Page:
Curtis Turner mug

Curtis Turner, via OPSO

More than 200 days after pleading guilty to manslaughter in the fatal hit-and-run killing of a bicyclist, Curtis Turner learned his sentence from a New Orleans judge Wednesday.

Criminal District Court Judge Benedict Willard sentenced Turner to 10 years in prison for the crash that killed artist Ben Gregory on Elysian Fields Avenue on July 6, 2015.

Turner has been in custody since he pleaded guilty to manslaughter in August and will receive credit for time served.

Willard did not explain the sentence after announcing it in court. The judge had not delivered a sentence at six previous court hearings after Turner pleaded guilty as charged without a deal from prosecutors.

Willard could have sentenced Turner to anything from no time in prison to 40 years. 

Turner, 48, shook his head after the judge announced the sentence, which left his lawyer disappointed but the victim's family satisfied.

"They're pleased with the outcome and believe that Judge Willard's sentence was fair," said Charlie Thomas, a lawyer for Gregory's relatives. "This result will ultimately allow them to have the closure they need from the loss of their family member."

"I'm not happy with the outcome," said Turner's attorney, Branden Villavaso. "After having an opportunity to sit down and speak with my client, we'll go from there."

Police said Turner hit Gregory with his Pontiac Vibe near Elysian Fields and Royal Street. Turner sped off, leaving Gregory to die on the scene. A Crimestoppers tip led cops to Turner's vehicle in the Lower 9th Ward, and he later surrendered.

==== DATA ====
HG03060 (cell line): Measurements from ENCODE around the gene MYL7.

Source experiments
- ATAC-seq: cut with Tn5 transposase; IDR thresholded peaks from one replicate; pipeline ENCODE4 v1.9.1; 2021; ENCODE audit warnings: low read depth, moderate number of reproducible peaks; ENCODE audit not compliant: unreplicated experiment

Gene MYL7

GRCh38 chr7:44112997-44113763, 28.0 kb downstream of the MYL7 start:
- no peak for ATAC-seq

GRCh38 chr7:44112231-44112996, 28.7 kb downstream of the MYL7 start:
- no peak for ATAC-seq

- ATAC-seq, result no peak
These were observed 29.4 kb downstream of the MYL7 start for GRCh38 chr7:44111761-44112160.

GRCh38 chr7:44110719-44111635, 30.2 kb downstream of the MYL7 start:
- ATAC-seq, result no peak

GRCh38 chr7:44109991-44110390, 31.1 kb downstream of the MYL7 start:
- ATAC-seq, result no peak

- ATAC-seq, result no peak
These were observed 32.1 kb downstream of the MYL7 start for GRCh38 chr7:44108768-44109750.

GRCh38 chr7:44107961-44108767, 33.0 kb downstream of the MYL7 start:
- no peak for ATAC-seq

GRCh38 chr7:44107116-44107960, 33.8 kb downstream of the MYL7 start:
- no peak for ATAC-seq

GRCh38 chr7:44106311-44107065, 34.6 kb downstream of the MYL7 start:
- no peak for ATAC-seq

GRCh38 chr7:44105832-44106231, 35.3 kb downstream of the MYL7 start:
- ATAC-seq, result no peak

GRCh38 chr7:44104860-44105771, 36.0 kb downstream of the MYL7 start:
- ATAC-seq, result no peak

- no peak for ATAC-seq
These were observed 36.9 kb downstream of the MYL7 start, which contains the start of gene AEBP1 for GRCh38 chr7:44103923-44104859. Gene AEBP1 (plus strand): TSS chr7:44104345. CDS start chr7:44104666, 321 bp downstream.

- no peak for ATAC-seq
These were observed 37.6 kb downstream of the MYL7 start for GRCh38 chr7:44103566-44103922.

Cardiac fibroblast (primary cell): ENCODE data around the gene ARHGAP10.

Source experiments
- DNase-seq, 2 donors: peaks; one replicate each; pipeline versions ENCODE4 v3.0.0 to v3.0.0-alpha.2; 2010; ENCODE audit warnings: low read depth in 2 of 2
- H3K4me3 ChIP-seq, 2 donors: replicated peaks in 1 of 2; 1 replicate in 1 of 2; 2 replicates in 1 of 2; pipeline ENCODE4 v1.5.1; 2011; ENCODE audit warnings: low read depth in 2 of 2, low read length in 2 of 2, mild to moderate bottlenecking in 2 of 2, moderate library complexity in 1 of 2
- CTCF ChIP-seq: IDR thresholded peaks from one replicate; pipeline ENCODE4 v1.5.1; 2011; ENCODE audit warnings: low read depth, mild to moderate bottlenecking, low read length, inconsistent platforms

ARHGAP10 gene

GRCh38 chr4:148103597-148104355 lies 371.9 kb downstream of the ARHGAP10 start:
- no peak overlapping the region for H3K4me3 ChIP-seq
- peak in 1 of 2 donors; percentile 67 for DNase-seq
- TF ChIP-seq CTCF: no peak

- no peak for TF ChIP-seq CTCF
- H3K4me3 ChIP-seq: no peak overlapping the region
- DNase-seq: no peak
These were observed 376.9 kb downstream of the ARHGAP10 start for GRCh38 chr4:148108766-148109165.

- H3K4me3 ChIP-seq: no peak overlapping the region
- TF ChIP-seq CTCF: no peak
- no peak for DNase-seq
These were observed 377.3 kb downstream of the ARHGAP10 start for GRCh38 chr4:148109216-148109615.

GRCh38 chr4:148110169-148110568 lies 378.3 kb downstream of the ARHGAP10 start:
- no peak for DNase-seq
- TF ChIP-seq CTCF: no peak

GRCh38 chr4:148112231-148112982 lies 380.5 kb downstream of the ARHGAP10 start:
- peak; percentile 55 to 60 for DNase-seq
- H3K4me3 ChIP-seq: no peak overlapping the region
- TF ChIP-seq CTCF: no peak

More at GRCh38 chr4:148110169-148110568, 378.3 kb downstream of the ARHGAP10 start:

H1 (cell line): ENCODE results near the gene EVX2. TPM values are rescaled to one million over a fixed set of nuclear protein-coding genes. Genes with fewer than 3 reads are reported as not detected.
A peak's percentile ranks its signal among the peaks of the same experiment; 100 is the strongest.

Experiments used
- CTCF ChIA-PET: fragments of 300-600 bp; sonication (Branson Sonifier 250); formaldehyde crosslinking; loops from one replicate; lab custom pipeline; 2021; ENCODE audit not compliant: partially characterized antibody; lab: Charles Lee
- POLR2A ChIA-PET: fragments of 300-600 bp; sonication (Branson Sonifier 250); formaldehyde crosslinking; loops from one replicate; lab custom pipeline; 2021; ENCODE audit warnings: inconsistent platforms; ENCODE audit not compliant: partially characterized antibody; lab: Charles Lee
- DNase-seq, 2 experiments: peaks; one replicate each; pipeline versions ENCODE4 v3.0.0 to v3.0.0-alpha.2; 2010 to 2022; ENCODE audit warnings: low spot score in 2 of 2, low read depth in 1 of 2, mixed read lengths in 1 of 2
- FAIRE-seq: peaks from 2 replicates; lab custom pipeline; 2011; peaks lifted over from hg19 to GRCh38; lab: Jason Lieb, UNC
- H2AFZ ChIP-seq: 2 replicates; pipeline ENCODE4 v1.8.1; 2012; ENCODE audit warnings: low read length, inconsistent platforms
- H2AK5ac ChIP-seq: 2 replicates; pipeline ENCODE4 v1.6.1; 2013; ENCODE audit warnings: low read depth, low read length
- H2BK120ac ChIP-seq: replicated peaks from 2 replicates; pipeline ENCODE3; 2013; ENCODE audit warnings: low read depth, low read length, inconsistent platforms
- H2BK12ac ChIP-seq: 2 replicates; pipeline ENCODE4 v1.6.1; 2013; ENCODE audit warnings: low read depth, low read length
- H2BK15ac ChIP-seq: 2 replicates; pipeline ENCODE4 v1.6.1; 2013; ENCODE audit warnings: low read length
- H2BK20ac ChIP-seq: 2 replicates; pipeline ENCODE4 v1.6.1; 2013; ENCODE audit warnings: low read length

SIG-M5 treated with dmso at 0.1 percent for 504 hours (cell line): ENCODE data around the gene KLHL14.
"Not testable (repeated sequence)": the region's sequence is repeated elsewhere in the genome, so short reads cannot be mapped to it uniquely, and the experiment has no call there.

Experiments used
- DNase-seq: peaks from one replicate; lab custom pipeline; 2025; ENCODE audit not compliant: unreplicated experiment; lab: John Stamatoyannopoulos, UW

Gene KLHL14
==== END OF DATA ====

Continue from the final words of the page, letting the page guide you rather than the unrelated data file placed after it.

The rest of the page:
Gregory's death devastated his community of Bywater artists and his family in North Carolina and New York. It also prompted a protest from bicyclists outside City Hall deploring poor safety conditions for them on local streets.

Willard's sentencing intentions had remained unclear through the numerous court dates.

However, a horrific March 2 crash on Esplanade Avenue — where a driver plowed through nine bicyclists, killing two of them — refocused public attention on cycling safety.

Thomas said that throughout the protracted sentencing process, Gregory's family feared the worst.

"They feared that maybe (Willard) was just going to give a slap on the wrist," Thomas said. "But the judge's sentence today reflects the priority of the rest of city leadership now following the Esplanade crash, in that people who ride bikes around the city should benefit from the same protections of the law as anybody else."

Follow Matt Sledge on Twitter, @mgsledge.